This weekend, Ferguson residents hoping to enjoy our city pool were treated to fights and some gunfire. As reported by KMOV, gunfire was exchanged between two vehicles in the park. The city responded by restricting access to the pool to Ferguson residents through the weekend. While this was fine as an immediate response, it ignores a long term problem which the city has ignored.
January-Wabash actually faces two problems. The first is the use of the pool by groups whose behavior is unsuitable for a family oriented park. This happened last year, as widely promoted pool parties brought in crowds, and bad behavior. The city must implement policies to prevent this, both during open swim and private parties. First, open swim must be limited to residents and their guests, with a limit on the number of guests per resident. Fighting and other disruption must be dealt with swiftly, before it escalates into an unmanageable situation. For private parties, enforced limits on the number of attendees for small rentals, and mandatory security provided by Ferguson police overtime paid for by those hosting larger events, must be a contractual requirement for every rental.
Unfortunately, the pool isn’t the only trouble spot in the park. The parking and fishing areas, particularly along January, are constantly marred by inappropriate, and often unlawful, behavior. The city has a longstanding ban on drinking in the park. One need only to look in the trash cans along the lake to see that the ban has not been enforced, and the result has been frequent behavior inconsistent with a public park, including fights and public urination. In the past few years, marijuana use has also become common at the park. Despite a substantial investment in playground equipment, our city’s largest park is a terrible place to bring children.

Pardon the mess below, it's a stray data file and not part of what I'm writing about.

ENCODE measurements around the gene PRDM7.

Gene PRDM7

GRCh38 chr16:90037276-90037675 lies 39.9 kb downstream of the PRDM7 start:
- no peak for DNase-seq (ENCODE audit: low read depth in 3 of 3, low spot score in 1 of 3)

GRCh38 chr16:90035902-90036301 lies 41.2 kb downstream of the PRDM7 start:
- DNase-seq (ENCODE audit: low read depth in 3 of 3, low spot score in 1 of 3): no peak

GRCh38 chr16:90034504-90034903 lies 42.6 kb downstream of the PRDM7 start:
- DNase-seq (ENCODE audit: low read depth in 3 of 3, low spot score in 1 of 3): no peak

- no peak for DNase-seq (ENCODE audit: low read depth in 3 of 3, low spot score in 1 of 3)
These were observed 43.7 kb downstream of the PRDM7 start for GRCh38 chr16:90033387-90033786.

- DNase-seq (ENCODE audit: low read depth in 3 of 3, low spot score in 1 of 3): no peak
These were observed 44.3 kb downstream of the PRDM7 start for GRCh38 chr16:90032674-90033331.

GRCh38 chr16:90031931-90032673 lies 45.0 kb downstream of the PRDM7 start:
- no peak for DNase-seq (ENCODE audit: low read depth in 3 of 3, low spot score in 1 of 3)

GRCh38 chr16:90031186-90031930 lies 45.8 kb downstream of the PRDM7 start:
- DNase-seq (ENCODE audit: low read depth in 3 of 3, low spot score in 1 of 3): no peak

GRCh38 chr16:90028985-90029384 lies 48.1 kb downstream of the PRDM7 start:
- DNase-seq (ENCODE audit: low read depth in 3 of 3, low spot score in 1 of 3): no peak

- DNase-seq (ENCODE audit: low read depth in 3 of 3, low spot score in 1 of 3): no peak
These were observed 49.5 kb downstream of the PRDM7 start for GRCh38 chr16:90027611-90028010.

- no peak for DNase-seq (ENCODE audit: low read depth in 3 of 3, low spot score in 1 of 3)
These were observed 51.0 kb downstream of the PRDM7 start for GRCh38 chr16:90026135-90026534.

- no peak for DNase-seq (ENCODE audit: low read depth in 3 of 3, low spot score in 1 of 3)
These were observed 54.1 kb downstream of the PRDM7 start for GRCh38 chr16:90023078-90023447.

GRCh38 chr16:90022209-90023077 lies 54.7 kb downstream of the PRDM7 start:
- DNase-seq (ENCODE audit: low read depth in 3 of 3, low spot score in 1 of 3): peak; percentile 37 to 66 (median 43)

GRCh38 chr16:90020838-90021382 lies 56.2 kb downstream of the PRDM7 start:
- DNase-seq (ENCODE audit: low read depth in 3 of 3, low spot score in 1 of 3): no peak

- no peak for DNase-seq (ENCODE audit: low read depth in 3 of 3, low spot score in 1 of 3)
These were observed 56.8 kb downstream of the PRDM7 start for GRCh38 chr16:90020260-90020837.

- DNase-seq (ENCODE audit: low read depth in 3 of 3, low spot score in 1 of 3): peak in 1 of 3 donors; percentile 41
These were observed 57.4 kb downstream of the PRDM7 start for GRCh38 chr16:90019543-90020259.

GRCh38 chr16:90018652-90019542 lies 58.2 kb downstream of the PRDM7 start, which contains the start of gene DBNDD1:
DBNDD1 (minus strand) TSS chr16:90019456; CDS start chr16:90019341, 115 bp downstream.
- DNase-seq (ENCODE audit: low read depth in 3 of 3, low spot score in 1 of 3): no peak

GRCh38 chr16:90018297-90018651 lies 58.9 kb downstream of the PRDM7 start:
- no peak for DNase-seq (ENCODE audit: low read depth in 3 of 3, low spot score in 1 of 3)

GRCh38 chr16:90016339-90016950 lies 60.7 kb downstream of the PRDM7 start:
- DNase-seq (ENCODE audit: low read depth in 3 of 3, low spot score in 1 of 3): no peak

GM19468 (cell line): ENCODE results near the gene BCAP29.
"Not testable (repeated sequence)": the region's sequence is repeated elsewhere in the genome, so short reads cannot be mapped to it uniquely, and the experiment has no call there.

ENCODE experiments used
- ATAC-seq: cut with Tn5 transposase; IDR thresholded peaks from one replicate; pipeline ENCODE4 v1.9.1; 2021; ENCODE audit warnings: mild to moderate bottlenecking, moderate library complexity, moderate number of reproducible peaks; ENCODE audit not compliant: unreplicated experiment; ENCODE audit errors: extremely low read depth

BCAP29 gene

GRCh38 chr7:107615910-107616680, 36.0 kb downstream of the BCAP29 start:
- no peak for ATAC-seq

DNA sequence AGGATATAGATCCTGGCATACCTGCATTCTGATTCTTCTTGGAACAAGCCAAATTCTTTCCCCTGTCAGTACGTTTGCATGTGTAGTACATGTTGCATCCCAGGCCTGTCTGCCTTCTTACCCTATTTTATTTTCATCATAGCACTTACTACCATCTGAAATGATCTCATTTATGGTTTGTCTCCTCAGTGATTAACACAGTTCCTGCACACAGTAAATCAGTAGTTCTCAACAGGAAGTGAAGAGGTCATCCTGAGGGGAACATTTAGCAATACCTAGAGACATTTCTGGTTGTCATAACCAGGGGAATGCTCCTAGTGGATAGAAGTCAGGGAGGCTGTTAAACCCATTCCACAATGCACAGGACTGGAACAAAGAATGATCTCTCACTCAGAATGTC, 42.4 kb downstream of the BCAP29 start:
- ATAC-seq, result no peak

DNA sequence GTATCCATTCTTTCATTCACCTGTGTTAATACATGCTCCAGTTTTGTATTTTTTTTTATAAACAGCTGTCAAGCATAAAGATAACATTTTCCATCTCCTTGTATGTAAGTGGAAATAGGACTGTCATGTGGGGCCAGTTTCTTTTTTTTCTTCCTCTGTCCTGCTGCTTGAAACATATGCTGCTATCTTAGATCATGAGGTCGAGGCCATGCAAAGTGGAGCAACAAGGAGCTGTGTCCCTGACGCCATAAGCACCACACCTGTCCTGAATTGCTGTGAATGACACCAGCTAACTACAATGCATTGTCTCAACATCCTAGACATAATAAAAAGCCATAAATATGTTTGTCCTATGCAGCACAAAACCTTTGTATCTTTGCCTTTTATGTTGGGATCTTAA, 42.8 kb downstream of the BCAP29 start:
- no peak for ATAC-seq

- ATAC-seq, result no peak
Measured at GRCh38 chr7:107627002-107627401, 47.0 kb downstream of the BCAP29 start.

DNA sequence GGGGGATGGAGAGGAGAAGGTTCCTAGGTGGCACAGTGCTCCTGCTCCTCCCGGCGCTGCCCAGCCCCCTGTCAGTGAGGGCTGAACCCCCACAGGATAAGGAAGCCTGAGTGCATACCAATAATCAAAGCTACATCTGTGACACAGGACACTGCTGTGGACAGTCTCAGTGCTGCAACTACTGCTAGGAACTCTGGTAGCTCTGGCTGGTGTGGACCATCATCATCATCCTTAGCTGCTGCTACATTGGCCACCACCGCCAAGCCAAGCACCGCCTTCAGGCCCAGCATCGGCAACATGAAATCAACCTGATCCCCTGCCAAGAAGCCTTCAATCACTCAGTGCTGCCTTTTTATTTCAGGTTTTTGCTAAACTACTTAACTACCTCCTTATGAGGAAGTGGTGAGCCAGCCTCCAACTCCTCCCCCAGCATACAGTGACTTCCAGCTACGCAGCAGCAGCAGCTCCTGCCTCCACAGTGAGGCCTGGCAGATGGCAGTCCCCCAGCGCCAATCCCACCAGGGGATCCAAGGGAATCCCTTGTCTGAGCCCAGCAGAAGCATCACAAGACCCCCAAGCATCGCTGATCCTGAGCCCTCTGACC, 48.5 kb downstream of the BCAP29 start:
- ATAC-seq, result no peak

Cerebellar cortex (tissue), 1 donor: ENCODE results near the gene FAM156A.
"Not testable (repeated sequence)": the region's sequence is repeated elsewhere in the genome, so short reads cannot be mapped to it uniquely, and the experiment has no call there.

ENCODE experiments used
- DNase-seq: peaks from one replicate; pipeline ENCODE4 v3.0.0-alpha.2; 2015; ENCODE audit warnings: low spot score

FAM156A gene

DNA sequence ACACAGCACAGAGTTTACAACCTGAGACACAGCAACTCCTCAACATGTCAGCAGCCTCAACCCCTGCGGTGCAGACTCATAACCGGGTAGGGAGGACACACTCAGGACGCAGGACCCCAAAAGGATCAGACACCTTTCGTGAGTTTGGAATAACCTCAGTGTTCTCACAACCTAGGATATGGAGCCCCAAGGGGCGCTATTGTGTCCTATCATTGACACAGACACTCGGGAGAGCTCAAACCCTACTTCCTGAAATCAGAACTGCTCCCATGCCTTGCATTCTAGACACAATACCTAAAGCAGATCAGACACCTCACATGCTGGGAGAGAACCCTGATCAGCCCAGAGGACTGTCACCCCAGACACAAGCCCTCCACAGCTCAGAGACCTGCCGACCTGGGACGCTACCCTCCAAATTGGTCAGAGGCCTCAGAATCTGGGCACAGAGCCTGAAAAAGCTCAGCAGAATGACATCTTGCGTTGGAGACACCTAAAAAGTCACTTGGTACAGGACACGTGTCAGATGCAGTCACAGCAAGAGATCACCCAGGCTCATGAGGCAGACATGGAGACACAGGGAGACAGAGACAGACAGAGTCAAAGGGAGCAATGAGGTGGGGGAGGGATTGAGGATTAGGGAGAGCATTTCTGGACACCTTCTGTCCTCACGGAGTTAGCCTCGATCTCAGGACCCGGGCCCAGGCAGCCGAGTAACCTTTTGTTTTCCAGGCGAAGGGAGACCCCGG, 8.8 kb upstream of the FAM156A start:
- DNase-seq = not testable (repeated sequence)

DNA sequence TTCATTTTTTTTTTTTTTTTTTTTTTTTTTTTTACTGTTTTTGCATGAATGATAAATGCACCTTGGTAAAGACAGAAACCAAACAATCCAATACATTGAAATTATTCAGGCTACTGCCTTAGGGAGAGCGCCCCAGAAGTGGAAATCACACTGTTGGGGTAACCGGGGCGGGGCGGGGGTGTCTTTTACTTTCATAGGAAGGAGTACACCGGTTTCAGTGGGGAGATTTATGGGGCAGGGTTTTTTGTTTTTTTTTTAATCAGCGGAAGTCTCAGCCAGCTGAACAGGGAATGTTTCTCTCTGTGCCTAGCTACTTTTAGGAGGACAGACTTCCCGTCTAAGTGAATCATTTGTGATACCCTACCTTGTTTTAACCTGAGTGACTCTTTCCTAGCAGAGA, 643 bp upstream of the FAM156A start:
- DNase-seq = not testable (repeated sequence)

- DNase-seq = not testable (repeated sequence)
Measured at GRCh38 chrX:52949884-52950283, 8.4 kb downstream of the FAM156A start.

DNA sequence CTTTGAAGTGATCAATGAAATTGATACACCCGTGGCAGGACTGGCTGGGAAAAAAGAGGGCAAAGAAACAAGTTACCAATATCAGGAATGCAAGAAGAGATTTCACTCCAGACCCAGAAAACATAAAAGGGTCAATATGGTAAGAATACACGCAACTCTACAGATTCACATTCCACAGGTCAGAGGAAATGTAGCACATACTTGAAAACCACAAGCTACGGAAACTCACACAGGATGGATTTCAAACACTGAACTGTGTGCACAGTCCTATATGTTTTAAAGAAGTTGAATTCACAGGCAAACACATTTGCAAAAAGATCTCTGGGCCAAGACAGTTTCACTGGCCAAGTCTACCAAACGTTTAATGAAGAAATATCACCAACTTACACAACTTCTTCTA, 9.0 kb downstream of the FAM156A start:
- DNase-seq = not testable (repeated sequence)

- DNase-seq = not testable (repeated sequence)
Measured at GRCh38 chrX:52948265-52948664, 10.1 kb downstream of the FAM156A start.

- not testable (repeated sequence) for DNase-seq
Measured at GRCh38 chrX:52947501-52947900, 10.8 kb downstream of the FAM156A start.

The first step in reclaiming our park for the resident families who wish to enjoy it is strict enforcement of ordinances pertaining to park use. This will require a police officer in the park, especially during busy times, either on a bicycle or on foot – NOT sitting in a car watching the party. In most cases, existing ordinances suffice to restore order, but there is one notable exception: With the legalization of recreational marijuana, it is presently legal to smoke marijuana in the park. While state law does not prohibit public consumption as it does in some states, it does not prohibit local governments from imposing restrictions. Council needs to immediately update our ordinances to prohibit the consumption of marijuana in places where the consumption of alcoholic beverages is prohibited.
Our city parks are an important factor in quality of life for city residents. The city must act promptly to remedy this situation. It is within the power of the council and city manager to completely reverse this crisis in a few weeks. There is no reason we should still be having this conversation in July.